RENWICK LIGHTHOUSE, Roosevelt Island

Lighthouse Park is named for the gray gneiss rock 50-foot tall lighthouse (known officially as the Blackwell Island Light) built by architect James Renwick Jr., who also built the island’s Smallpox Hospital, in 1872. It replaced a small fort built by Thomas Maxey, a patient in the nearby “Octagon” lunatic asylum, the remains of which formed the centerpiece of a new luxury housing project completed about a decade ago (as of 2015).

Until 1976, Roosevelt, formerly Welfare, formerly Blackwell’s Island, was rarely entered by New Yorkers unless they were physically or mentally ill. For decades it was the bastion of asylums and hospitals after it7s purchase from private owners by NYC in 1828. Only two facilities, Goldwater Memorial and Bird S. Coler, remain today. The former Smallpox Hospital lies in ruins on the island’s southern tip.

A plaque carved by another patient in the asylum, John McCarthy, who claimed to have assisted in its construction, is reported to have been here until the 1960s, when it was stolen. It read:

This is the work
Was done by
John McCarthy
Who built the light
House from the bottom to the top
All ye who do pass by may
Pray for his soul when he dies

The light operated until 1940, and thence the lighthouse was unmaintained and fell into ruin. It was subsequently stabilized and restored by 1998.

2/6/15


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5 Responses to RENWICK LIGHTHOUSE, Roosevelt Island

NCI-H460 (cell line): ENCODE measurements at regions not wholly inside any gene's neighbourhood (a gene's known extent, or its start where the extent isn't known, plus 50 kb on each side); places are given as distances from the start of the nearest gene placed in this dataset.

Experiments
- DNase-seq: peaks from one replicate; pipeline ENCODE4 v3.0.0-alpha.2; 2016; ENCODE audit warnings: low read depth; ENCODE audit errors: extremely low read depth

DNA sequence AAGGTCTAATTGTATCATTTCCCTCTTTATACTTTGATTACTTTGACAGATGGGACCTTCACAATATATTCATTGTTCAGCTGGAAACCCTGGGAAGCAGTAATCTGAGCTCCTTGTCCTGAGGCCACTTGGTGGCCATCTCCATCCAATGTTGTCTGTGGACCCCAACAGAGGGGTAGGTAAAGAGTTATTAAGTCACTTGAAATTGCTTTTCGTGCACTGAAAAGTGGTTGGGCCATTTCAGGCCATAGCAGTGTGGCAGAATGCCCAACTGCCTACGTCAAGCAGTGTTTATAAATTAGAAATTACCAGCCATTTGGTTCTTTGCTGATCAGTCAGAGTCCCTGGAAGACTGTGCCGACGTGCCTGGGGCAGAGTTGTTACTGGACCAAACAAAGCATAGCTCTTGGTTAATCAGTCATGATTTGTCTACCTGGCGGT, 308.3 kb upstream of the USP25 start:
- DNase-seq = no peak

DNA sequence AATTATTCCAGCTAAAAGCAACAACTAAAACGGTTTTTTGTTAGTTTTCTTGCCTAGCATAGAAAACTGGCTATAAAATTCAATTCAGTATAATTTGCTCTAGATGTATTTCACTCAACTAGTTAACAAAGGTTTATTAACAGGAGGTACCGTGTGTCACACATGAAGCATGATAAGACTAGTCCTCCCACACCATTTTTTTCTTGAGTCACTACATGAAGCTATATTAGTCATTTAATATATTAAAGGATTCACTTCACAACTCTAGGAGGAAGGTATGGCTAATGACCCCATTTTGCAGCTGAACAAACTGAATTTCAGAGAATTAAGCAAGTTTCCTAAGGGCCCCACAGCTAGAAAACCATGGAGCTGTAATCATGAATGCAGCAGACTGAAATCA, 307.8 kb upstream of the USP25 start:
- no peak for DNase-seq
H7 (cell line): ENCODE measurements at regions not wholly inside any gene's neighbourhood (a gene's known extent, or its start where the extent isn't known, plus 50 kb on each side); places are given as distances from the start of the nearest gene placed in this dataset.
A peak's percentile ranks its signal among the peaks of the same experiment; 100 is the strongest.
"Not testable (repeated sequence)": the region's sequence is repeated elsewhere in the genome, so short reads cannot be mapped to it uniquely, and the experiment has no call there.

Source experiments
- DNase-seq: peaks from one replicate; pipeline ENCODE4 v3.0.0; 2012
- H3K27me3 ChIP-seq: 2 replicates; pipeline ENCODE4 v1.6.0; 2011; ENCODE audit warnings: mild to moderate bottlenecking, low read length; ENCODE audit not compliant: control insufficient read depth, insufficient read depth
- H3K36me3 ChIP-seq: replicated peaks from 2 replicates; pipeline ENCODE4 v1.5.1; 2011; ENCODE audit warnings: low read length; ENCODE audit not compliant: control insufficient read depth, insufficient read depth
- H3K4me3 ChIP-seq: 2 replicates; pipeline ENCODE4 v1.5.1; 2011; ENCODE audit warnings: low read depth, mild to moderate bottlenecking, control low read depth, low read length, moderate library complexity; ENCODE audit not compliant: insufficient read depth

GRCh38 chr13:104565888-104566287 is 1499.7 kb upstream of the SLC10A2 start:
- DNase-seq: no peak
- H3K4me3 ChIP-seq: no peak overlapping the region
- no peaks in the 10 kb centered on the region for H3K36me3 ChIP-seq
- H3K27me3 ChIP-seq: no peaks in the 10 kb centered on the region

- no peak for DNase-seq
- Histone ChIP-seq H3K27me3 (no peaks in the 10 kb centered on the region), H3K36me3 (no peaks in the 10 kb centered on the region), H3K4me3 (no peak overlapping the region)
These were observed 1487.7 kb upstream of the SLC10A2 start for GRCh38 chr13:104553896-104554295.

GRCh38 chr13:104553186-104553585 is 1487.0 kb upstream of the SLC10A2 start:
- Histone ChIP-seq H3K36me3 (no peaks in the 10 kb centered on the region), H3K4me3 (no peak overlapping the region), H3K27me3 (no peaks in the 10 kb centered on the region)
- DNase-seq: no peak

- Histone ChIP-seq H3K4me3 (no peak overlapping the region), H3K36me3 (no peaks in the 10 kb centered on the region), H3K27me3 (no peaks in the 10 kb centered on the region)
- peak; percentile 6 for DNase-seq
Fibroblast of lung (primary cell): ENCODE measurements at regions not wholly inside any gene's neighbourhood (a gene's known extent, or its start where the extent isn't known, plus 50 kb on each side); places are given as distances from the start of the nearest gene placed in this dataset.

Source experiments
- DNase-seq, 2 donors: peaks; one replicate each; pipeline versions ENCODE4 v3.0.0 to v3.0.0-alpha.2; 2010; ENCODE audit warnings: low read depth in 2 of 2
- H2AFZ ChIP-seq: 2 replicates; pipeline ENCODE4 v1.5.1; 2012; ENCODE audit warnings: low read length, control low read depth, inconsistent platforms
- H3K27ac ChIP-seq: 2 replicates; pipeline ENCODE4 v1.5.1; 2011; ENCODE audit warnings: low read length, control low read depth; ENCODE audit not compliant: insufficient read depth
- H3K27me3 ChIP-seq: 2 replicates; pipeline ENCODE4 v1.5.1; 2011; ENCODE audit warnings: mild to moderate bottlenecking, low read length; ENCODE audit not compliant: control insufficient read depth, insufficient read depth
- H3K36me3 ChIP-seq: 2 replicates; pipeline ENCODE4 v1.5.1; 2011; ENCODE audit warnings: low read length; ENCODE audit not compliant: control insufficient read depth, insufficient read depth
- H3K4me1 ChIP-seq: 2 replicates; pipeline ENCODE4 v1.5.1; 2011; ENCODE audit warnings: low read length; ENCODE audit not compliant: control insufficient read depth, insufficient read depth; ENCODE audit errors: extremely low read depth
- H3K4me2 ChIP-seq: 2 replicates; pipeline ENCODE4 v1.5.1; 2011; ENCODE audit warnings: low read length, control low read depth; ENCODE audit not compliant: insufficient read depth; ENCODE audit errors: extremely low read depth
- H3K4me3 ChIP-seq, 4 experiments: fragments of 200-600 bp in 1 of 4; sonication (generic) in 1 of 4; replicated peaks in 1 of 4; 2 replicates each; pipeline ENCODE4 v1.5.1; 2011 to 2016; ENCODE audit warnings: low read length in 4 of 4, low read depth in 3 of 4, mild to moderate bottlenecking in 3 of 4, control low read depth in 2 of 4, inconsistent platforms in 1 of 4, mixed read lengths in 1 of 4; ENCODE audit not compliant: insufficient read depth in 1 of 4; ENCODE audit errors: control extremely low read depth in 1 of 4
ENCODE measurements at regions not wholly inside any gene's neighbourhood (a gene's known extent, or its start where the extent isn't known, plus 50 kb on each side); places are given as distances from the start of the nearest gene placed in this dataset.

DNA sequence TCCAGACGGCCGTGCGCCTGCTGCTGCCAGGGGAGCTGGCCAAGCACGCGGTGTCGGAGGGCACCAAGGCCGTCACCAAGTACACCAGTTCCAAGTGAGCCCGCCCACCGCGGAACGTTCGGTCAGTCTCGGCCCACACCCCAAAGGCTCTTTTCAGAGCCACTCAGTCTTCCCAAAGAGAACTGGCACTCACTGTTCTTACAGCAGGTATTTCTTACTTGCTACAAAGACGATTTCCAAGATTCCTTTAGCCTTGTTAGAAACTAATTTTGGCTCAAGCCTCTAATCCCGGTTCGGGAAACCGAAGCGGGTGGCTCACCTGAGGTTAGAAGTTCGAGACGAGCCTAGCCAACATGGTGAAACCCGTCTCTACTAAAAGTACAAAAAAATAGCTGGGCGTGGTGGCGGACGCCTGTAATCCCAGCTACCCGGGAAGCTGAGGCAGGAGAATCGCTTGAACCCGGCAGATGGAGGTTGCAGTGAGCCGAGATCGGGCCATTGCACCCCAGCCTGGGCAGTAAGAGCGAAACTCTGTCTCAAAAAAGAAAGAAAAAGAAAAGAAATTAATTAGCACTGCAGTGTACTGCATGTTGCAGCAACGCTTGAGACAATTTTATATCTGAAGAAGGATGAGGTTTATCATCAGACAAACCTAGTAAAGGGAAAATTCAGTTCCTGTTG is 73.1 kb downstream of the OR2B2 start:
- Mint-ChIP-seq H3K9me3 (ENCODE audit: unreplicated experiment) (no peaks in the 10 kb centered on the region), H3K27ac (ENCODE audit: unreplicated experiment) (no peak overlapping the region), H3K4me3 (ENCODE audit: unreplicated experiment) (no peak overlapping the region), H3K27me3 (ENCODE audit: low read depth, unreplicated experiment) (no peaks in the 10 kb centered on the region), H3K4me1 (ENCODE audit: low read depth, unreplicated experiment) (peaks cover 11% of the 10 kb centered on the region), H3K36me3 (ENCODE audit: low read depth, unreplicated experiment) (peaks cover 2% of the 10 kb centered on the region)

1. NY2AZ says:

    Courtesy of HULU video streaming here’s what this place looked like in 1958 in an episode of “Naked City”. If you can spare about half an hour here’s a great time capsule.

    http://www.hulu.com/watch/584077#i0,p4,d0

  2. Julian says:

    Goldwater Hospital closed a year or two ago. It is now being demolished to make way for the Cornell Tech graduate school.

    • Ken B. says:

      In anticipation of the demolition of the Goldwater Hospital buildings, Goldwater was merged with Coler and the the Coler facility was renamed to reflect the merger. Many of the former patients of Goldwater were transferred to a new, modern building in Harlem.

  3. Danny S. says:

    And the lighthouse itself has the form of an octagon. Probably not a coincidence.

  4. Chris says:

    I’m old enough to remember the elevator that took people and vehicles from mid span of the Queensboro bridge west bound side down to (then named) Welfare Island.

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